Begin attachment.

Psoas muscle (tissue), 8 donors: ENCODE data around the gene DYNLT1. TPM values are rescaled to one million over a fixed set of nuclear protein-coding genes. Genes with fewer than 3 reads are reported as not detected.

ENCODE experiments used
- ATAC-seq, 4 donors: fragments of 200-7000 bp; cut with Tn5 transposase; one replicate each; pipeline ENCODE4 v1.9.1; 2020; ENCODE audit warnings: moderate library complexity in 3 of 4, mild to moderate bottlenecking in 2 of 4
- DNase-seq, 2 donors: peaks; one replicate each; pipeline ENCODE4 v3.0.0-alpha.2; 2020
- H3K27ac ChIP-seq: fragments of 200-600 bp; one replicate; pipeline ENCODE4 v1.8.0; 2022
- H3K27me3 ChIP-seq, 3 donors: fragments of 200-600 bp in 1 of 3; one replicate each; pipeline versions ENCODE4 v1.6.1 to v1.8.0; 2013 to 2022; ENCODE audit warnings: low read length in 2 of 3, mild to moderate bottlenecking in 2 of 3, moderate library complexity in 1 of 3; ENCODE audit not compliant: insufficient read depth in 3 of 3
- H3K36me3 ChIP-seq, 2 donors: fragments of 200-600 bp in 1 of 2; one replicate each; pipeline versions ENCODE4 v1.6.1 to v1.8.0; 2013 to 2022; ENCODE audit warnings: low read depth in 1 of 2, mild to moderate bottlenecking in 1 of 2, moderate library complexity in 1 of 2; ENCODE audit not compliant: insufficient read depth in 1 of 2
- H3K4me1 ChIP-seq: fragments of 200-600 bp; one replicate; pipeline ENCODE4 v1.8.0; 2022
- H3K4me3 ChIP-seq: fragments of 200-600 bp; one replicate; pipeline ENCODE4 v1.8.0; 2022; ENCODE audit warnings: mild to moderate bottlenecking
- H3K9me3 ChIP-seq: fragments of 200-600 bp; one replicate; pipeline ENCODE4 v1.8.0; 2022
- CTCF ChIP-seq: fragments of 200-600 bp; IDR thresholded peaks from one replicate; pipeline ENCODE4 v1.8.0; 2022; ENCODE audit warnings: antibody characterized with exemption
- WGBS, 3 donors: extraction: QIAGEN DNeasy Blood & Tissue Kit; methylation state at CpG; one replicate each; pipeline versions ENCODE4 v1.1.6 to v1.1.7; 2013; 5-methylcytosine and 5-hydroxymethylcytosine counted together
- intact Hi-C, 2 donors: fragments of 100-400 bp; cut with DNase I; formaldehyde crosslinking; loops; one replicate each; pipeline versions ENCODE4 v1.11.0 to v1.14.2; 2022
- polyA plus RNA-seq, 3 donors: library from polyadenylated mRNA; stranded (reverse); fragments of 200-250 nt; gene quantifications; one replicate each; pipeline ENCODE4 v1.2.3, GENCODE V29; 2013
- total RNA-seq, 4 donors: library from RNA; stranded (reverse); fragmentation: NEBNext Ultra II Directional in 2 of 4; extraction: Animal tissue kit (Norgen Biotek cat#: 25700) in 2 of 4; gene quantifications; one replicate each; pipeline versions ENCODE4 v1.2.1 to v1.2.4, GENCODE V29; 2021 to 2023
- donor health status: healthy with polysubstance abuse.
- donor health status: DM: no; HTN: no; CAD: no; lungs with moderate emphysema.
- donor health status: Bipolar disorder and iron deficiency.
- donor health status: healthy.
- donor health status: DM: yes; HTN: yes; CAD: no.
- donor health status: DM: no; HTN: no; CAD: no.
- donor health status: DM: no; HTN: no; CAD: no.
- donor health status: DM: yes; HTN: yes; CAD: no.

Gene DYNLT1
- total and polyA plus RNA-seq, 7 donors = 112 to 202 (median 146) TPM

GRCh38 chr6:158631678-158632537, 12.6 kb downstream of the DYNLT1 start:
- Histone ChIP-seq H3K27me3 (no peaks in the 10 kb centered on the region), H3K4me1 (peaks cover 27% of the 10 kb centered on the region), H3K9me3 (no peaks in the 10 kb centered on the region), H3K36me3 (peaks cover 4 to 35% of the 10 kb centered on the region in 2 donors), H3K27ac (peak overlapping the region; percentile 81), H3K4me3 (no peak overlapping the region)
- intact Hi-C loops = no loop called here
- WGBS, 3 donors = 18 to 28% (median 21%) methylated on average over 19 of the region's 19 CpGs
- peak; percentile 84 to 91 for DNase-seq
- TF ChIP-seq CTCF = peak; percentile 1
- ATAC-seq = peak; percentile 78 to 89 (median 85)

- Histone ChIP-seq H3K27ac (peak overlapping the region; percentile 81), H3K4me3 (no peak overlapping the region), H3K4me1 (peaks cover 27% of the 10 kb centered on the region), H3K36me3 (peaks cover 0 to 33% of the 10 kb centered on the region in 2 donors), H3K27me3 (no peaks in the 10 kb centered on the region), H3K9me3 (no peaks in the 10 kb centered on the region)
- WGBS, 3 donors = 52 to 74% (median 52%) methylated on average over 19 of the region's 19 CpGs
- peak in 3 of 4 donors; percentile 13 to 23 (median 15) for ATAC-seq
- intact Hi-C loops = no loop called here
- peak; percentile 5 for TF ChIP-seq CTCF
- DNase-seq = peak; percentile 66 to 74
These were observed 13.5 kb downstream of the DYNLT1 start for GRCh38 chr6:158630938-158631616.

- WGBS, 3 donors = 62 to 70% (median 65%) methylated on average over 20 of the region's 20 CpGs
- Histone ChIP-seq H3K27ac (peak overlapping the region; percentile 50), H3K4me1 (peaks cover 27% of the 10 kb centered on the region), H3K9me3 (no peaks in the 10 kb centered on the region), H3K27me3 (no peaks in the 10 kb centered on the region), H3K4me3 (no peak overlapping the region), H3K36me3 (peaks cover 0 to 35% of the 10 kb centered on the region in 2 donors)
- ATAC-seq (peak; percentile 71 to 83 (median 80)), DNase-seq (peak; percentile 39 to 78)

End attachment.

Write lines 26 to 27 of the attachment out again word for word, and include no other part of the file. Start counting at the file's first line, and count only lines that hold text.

GRCh38 chr6:158631678-158632537, 12.6 kb downstream of the DYNLT1 start:
- Histone ChIP-seq H3K27me3 (no peaks in the 10 kb centered on the region), H3K4me1 (peaks cover 27% of the 10 kb centered on the region), H3K9me3 (no peaks in the 10 kb centered on the region), H3K36me3 (peaks cover 4 to 35% of the 10 kb centered on the region in 2 donors), H3K27ac (peak overlapping the region; percentile 81), H3K4me3 (no peak overlapping the region)